Singapore’s industrial output unexpectedly rose at the slowest pace in nine months, heralding slower economic growth after a record expansion in the first half of the year.
Manufacturing, which accounts for about a quarter of the economy, climbed 8.1 percent last month from a year earlier, after a 9.9 percent gain in July, the Singapore Economic Development Board said in a statement yesterday. The median estimate of 10 economists surveyed by Bloomberg News was for an 11.7 percent gain.
Industrial production fell a seasonally adjusted 6.3 percent last month from July, when it rose 1.5 percent from the previous month,the report showed.
Electronics production rose 32.8 percent from a year earlier after climbing 25.2 percent in July and 52.4 percent in June. Pharmaceutical output dropped 30.8 percent.
Overseas demand for goods by Asian manufacturers such as Singapore-based Hi-P International Ltd, whose customers include BlackBerry maker Research in Motion Ltd, may cool as the global recovery slows.
Singapore’s economy, which expanded an unprecedented 17.9 percent in the first half of this year, will moderate in the coming months, Singaporean Prime Minister Lee Hsien Loong (李顯龍) said last month.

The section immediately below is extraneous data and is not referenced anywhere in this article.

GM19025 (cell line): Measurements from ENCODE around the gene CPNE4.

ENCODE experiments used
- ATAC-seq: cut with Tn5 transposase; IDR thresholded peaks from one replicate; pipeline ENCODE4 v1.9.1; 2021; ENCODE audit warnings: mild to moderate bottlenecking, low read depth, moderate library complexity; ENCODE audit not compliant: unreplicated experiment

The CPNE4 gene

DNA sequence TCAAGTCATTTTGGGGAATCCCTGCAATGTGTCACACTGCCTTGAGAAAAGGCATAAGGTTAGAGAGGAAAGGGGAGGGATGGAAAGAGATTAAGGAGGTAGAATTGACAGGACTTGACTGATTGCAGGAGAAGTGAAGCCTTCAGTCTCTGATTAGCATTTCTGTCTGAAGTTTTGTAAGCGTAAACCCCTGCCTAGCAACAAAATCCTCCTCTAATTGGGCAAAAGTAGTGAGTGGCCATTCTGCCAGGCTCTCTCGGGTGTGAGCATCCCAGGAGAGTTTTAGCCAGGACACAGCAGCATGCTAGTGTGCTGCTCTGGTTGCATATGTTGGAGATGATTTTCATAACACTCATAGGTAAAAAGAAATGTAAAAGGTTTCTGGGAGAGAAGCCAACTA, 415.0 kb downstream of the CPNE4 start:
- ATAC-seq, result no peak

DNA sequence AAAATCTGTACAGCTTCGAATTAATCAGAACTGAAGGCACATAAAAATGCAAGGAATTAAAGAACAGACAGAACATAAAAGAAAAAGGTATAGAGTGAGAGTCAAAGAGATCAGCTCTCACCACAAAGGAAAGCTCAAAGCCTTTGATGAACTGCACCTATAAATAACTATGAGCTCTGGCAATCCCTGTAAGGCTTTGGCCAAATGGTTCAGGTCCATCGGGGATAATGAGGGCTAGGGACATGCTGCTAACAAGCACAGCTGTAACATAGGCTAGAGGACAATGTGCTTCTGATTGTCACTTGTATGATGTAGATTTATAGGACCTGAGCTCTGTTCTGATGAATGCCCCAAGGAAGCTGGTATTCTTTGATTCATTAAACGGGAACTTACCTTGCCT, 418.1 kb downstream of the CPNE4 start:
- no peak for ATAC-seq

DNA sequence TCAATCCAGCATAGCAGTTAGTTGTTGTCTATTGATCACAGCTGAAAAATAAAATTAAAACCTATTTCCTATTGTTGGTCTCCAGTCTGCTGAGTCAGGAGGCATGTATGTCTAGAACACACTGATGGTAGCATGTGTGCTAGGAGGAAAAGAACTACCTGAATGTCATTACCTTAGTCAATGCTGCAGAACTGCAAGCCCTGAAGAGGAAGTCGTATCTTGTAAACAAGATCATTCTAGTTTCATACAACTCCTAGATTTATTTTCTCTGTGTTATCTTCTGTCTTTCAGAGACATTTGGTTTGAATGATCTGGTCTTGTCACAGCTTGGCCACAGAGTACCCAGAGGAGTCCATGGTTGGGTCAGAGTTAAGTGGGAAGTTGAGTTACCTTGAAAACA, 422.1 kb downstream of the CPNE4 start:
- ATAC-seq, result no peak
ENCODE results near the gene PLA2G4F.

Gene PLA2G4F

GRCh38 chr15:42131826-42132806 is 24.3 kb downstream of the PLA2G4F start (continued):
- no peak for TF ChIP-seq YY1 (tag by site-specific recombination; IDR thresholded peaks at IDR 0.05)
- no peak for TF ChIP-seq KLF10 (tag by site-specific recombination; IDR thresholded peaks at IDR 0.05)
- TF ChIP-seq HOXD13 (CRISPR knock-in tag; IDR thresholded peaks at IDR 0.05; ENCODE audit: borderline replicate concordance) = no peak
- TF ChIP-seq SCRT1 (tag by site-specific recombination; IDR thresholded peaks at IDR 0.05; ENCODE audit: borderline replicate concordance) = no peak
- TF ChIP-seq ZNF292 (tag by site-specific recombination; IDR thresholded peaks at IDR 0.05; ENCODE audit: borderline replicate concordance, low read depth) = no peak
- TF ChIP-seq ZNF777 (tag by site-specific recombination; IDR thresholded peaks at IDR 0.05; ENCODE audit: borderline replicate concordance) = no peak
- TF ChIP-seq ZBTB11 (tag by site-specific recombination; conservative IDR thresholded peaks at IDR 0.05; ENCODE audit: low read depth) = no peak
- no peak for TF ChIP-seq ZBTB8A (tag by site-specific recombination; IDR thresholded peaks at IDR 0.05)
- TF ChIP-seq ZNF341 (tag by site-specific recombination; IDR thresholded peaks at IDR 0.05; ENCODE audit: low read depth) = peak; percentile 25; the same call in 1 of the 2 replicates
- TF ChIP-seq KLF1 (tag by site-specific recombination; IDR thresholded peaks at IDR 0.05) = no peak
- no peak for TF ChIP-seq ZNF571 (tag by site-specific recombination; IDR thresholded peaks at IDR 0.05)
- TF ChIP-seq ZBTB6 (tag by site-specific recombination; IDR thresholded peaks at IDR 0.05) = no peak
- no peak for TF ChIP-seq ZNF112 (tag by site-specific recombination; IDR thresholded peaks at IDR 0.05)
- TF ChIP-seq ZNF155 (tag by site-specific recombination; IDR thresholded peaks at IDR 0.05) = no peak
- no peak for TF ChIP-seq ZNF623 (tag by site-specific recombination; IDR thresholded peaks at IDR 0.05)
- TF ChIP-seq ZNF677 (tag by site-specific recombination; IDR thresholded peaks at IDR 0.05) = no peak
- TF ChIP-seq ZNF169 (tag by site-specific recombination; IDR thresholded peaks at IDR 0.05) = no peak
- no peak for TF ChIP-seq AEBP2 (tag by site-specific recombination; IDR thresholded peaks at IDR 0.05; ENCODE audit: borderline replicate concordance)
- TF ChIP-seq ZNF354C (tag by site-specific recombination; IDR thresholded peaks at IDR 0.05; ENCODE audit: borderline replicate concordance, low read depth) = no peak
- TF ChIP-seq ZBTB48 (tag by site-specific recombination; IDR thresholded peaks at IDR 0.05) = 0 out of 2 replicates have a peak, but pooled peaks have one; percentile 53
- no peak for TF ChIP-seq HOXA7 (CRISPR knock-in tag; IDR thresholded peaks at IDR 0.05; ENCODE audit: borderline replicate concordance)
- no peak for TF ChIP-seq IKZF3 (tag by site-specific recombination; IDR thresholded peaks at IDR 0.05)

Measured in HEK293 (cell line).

“Singapore’s reliance on global demand remains,” said Vishnu Varathan, an economist at Capital Economics (Asia) Pte in Singapore. “A bumpy recovery in the global economy could dampen strong upswings in manufacturing activity from here.”
The country’s non-oil domestic exports climbed 31.2 percent from a year earlier last month, after a revised 18.3 percent gain in July, a report showed on Friday last week. Still, manufacturing contracted for the first time in 16 months last month, according to the Singapore Institute of Purchasing & Materials Management’s purchasing managers’ index.
Growth in Europe’s services and manufacturing industries weakened more than economists forecast this month, adding to evidence the recovery in the region is losing steam, a report showed on Thursday.
A composite index based on a survey of euro-area purchasing managers in both industries declined to 53.8 from 56.2 lat month, London-based Markit Economics said.
Economic expansion in the US and China has also slowed.
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